Imagine running a marathon inside an enclosed space where everyone is drunk and the room is filled with smoke. For decades (before the smoking ban), that is what it was like to be a rock and roll musician in Houston. And drummers, who almost always take the most physical pounding of anyone onstage, bore the brunt of the punishment.
Now, consider doing that with a heart condition, all the adrenaline and extreme physical exertion forcing your heart to pump faster and faster. Only, yours just won't. It cannot oxygenate the cells in your body fast enough, and you start literally turning blue.
That was my friend, Mando Perez Jr., the toughest person I've ever known.
For three decades, Mando played drums in countless bands around Houston. He was tireless, with a boundless energy and enthusiasm that belied the fact he was born with a congenital heart defect. His parents were told Mando's condition would cost him his life as an infant; it had already taken the life of his younger brother when Mando was still very young. On November 23, 2015, nearly 50 years after his parents were told he wouldn't make it to his first birthday, Mando passed away surrounded by his family.
I met Mando in 1985 as a junior in high school playing with a band and recording some songs at a nondescript studio on Houston's north side. Our drummer knew Mando, who everyone in my school understood was one of the best drummers around, and invited him to come by and do some background "yelling," something we later dubbed the "Friday night heys!"
Our paths didn't cross again until I was 19, working at a music store not far from his parents' home in Spring. We decided almost immediately to put together a band. On and off for the next 30 years, we played together in a variety of projects and saw countless shows together. As his mom described our relationship, "They played music and got in trouble together."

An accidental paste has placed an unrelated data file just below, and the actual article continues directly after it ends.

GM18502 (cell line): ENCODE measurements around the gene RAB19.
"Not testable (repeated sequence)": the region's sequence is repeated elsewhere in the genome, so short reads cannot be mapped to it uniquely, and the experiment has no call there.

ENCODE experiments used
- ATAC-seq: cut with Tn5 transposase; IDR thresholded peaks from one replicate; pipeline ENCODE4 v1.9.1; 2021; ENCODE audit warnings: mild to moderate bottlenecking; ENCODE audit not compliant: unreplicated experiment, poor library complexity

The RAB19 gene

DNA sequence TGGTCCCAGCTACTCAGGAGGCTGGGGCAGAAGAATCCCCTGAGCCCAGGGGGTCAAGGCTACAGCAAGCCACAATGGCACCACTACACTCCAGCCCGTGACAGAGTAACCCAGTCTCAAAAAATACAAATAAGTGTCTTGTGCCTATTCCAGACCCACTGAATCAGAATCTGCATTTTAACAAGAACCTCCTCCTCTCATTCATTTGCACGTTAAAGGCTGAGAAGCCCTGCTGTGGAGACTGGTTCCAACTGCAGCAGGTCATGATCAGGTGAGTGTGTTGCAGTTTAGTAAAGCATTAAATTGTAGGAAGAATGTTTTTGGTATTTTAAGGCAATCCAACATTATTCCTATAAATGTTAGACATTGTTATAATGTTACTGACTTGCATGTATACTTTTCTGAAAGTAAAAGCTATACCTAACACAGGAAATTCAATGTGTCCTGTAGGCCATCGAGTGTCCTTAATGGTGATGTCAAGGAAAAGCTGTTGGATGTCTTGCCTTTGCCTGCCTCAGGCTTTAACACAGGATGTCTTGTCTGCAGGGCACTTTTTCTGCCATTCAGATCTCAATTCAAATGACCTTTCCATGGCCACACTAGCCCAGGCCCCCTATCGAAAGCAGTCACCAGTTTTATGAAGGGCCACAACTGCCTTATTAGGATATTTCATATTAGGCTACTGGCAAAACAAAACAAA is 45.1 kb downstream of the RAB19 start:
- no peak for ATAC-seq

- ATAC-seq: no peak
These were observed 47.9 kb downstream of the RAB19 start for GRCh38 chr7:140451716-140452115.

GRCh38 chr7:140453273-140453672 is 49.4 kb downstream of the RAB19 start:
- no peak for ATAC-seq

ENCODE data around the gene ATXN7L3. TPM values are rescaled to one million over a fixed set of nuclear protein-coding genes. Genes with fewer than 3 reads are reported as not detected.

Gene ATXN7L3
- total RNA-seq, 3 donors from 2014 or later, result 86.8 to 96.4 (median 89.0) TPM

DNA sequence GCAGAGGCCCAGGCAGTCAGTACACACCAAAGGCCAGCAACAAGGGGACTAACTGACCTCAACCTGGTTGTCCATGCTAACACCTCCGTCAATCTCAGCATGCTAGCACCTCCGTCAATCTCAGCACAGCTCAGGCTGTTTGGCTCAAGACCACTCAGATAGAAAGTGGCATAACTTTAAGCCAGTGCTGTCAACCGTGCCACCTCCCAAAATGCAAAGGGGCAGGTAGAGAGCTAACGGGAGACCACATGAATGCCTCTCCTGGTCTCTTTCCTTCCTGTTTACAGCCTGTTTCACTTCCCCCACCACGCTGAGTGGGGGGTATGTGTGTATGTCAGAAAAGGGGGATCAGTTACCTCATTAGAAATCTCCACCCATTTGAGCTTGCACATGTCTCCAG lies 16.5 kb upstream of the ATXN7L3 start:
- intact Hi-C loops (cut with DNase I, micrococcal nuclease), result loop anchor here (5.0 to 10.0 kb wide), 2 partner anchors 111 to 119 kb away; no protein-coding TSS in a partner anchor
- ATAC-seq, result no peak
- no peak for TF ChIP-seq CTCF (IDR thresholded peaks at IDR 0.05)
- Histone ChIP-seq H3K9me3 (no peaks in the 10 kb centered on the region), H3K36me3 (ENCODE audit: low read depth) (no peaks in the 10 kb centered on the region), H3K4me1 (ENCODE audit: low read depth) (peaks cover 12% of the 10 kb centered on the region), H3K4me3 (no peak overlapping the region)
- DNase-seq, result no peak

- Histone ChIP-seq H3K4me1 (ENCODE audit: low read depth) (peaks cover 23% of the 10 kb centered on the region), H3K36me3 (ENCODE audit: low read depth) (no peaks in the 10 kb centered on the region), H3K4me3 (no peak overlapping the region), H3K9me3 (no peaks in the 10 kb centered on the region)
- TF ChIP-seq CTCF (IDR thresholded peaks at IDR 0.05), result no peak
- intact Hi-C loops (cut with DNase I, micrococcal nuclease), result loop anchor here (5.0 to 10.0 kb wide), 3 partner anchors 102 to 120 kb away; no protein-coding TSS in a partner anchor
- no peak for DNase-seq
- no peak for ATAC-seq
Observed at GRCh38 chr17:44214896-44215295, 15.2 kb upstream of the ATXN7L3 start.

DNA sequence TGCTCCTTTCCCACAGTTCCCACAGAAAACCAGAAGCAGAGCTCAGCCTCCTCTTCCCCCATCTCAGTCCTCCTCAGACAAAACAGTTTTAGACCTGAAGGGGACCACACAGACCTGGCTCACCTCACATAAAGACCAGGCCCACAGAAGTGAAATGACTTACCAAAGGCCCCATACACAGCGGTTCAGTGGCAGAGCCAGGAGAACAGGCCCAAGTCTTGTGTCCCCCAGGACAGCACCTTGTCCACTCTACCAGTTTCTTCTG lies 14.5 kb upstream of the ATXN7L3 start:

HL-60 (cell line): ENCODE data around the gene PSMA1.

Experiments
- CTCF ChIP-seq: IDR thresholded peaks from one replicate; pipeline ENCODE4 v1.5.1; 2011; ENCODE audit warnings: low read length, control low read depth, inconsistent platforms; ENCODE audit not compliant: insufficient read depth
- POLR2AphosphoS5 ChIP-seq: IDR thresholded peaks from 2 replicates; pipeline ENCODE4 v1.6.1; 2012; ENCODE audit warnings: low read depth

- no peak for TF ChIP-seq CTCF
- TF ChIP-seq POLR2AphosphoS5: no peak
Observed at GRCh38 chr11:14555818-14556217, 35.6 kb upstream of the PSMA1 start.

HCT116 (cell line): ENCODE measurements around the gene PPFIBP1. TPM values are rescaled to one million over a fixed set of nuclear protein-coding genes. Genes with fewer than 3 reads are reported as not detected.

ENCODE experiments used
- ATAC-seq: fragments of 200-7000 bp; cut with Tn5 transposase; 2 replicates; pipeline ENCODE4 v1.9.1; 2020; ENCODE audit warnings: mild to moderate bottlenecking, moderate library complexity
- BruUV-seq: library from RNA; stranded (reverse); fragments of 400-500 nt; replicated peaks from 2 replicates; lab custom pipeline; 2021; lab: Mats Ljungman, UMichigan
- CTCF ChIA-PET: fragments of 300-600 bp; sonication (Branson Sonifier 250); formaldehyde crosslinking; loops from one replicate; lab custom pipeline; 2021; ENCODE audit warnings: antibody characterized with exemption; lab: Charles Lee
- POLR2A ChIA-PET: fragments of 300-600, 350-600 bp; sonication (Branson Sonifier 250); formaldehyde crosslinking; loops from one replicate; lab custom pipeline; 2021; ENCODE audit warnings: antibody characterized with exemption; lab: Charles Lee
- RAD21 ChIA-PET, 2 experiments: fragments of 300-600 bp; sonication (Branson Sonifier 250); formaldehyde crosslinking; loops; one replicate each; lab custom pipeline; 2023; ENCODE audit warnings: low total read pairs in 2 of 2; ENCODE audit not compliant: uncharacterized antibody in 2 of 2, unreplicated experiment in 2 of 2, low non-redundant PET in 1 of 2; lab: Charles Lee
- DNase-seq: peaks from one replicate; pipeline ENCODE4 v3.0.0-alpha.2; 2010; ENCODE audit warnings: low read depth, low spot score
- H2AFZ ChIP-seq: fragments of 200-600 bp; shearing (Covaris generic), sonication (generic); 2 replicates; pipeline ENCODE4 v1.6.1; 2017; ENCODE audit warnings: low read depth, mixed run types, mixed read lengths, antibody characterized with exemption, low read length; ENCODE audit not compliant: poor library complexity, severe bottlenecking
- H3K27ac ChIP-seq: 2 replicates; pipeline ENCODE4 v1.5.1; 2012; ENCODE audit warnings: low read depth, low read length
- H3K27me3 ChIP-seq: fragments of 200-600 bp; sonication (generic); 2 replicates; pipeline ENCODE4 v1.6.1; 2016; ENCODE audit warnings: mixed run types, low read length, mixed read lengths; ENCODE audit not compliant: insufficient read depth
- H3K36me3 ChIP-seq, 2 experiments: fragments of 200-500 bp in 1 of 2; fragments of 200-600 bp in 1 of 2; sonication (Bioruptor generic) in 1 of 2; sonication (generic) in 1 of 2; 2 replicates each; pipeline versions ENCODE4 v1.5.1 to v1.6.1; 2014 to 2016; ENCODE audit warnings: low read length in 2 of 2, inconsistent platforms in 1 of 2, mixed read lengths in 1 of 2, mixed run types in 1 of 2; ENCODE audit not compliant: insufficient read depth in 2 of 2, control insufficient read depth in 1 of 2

Of course, I was just one of the hundreds whose lives he touched in the Houston music scene. Artists he played and filled in with included Under the Sun, Crash Comfort, Lisa Novak, the Surrealtors, Clay Farmer, Eighth Day, Personality Crisis, the Basics, Orange Is In, the Sonnier Brothers, Lee Alexander, Joel Stein and many, many others.
For 20 years, if he wasn't onstage every weekend, he was likely in the audience. Even over the past decade, as his condition began to get the better of him, he continued to work as much as his body would allow. But while his life as a troubadour was slowly coming to an end, he would begin a new chapter with his wife, Amy, and their daughter, Sophia.
Mando had a mischievous sense of humor, but he could be known for being a bit on the churlish side as well; I frequently referred to him as "my curmudgeon drummer," something he actually appreciated. That changed when he met Amy, and it abated even further with Sophia. I had never seen him happier, and God knows we had some damn good times together, nearly all of which involved music.